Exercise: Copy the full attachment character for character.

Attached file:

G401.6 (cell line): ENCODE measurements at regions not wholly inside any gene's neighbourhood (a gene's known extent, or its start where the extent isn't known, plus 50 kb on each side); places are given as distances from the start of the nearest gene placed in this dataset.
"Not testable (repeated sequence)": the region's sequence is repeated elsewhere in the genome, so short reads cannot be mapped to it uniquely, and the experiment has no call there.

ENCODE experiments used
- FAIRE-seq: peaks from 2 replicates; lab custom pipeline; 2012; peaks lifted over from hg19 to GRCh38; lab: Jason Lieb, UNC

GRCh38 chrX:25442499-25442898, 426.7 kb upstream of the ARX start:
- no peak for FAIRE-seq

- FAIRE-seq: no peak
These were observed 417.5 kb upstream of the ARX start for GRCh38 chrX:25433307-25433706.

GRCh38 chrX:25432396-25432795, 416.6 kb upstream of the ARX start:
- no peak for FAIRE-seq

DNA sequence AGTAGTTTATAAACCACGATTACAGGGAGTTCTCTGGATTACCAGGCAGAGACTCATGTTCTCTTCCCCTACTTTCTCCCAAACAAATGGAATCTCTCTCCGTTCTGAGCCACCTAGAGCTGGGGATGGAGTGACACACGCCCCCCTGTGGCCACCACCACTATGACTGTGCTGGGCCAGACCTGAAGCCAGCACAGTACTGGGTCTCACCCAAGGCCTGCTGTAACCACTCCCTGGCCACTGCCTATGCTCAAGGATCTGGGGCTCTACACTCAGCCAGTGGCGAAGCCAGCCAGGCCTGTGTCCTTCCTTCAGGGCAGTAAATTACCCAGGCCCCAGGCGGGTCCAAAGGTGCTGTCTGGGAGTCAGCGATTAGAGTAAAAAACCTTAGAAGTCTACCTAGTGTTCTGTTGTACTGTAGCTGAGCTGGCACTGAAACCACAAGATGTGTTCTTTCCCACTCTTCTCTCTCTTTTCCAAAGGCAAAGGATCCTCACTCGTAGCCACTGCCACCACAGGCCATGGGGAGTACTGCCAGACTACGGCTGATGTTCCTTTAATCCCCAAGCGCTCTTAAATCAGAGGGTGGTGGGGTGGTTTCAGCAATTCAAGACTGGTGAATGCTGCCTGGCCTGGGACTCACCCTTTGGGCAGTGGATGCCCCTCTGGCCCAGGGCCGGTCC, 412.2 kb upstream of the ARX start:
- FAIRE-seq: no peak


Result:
G401.6 (cell line): ENCODE measurements at regions not wholly inside any gene's neighbourhood (a gene's known extent, or its start where the extent isn't known, plus 50 kb on each side); places are given as distances from the start of the nearest gene placed in this dataset.
"Not testable (repeated sequence)": the region's sequence is repeated elsewhere in the genome, so short reads cannot be mapped to it uniquely, and the experiment has no call there.

ENCODE experiments used
- FAIRE-seq: peaks from 2 replicates; lab custom pipeline; 2012; peaks lifted over from hg19 to GRCh38; lab: Jason Lieb, UNC

GRCh38 chrX:25442499-25442898, 426.7 kb upstream of the ARX start:
- no peak for FAIRE-seq

- FAIRE-seq: no peak
These were observed 417.5 kb upstream of the ARX start for GRCh38 chrX:25433307-25433706.

GRCh38 chrX:25432396-25432795, 416.6 kb upstream of the ARX start:
- no peak for FAIRE-seq

DNA sequence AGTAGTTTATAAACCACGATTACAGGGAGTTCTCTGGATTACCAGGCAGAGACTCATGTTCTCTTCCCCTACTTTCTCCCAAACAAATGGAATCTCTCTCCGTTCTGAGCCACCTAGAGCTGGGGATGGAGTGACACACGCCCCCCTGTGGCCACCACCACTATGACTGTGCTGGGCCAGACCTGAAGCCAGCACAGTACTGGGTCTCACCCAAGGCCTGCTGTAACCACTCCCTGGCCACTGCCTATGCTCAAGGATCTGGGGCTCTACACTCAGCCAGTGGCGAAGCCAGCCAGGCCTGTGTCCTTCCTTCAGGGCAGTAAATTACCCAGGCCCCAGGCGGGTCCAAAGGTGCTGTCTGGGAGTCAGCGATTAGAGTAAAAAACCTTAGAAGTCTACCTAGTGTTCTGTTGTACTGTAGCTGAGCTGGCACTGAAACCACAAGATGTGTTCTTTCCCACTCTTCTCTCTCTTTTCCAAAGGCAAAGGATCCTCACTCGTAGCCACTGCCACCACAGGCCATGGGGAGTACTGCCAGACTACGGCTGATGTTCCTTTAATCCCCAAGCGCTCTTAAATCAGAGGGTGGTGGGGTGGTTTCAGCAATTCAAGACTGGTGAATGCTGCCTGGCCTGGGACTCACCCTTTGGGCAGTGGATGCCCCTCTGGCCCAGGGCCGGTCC, 412.2 kb upstream of the ARX start:
- FAIRE-seq: no peak